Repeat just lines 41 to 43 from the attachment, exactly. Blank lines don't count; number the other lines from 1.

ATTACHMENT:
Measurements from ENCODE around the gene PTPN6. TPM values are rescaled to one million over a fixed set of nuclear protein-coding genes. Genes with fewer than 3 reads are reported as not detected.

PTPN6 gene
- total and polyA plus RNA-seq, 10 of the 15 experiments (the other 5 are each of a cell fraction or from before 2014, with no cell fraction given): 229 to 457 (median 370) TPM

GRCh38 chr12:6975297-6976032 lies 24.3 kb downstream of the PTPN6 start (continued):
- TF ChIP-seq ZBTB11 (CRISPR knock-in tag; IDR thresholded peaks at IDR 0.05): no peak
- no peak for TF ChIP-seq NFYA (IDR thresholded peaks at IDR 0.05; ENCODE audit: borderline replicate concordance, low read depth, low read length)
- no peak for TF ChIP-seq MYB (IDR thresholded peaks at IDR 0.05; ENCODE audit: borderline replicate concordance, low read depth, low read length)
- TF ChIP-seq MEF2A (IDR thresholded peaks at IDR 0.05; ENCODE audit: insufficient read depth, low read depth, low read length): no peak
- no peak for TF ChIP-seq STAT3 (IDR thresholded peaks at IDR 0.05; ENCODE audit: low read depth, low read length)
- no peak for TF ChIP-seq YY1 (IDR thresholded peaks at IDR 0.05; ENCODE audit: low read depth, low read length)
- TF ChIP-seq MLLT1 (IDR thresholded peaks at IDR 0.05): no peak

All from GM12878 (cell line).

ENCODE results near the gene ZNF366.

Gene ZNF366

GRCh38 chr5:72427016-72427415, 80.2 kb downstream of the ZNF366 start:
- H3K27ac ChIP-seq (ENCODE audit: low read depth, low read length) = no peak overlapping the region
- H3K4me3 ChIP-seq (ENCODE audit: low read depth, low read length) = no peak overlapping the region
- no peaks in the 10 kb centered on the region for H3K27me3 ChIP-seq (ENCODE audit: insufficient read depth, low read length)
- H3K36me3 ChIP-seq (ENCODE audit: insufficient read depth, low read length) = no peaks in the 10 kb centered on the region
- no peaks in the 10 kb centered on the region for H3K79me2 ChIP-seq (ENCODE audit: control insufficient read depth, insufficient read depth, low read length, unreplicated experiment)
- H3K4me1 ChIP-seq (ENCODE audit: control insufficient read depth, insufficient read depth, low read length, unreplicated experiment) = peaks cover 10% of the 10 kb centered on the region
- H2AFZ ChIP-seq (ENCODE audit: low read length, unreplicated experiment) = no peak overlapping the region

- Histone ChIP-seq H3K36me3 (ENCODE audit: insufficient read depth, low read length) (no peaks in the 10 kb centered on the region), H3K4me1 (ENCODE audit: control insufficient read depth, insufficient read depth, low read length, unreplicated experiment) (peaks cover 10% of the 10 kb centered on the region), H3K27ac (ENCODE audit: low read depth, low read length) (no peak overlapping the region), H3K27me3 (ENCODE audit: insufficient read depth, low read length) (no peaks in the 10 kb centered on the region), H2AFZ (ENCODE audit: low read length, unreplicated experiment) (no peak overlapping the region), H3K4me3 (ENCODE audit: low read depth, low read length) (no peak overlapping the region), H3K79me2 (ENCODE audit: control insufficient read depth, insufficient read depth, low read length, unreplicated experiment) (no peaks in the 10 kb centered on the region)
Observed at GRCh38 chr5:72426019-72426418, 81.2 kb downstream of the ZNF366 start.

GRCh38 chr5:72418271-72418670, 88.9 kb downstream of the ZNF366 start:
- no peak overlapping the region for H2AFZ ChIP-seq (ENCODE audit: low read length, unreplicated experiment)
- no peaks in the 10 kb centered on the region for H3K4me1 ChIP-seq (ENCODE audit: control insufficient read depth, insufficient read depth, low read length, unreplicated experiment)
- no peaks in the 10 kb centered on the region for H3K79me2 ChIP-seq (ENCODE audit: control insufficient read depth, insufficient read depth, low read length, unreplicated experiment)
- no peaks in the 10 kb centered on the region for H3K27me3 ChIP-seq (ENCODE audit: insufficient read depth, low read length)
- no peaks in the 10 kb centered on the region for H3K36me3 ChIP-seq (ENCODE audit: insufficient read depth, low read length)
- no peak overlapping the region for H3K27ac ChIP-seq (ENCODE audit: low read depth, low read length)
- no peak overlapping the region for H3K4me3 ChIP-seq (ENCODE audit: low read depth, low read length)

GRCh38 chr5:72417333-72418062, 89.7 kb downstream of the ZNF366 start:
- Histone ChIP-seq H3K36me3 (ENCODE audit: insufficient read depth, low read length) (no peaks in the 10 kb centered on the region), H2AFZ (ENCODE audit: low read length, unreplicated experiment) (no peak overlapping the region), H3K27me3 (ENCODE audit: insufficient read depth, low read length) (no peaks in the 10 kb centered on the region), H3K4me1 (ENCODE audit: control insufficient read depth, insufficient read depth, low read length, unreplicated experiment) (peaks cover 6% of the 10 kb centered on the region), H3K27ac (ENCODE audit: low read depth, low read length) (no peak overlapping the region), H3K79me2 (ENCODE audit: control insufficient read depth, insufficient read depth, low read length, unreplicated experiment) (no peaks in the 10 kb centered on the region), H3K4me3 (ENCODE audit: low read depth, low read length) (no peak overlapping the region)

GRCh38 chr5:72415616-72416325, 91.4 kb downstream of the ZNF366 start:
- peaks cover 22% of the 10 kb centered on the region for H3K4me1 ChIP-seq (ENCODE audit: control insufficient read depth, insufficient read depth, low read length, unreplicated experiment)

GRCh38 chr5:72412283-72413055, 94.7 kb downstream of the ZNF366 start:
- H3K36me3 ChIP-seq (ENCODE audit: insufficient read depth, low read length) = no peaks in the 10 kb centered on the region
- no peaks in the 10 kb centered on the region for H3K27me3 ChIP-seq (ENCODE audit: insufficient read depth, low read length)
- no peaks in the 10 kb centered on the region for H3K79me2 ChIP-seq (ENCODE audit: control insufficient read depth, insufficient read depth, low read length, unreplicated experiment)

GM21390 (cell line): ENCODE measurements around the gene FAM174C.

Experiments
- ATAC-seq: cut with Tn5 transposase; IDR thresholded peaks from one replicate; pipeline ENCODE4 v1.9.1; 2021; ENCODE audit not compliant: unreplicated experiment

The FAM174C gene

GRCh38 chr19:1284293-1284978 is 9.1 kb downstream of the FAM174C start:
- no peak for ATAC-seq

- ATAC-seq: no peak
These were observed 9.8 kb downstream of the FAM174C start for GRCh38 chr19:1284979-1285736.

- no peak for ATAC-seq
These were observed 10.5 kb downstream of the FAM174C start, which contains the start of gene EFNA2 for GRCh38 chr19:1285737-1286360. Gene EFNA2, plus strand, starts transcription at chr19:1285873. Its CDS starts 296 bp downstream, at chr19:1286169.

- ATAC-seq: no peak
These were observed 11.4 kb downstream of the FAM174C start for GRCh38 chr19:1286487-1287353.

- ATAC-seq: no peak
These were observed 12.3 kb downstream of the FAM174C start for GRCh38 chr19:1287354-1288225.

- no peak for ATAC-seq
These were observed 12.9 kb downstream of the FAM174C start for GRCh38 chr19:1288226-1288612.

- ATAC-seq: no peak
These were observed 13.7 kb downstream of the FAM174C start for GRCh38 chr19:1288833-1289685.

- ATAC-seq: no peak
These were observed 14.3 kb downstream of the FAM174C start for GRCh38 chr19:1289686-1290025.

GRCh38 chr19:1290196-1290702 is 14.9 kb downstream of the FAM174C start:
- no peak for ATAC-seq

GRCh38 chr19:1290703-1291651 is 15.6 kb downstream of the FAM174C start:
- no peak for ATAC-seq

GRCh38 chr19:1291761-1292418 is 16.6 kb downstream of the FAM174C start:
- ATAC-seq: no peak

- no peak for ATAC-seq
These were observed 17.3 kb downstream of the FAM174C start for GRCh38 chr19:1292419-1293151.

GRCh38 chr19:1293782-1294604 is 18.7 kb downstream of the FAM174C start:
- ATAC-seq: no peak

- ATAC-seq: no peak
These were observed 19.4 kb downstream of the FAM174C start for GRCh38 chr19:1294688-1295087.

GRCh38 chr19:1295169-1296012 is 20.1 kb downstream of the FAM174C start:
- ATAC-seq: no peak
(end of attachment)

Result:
GM21390 (cell line): ENCODE measurements around the gene FAM174C.

Experiments
- ATAC-seq: cut with Tn5 transposase; IDR thresholded peaks from one replicate; pipeline ENCODE4 v1.9.1; 2021; ENCODE audit not compliant: unreplicated experiment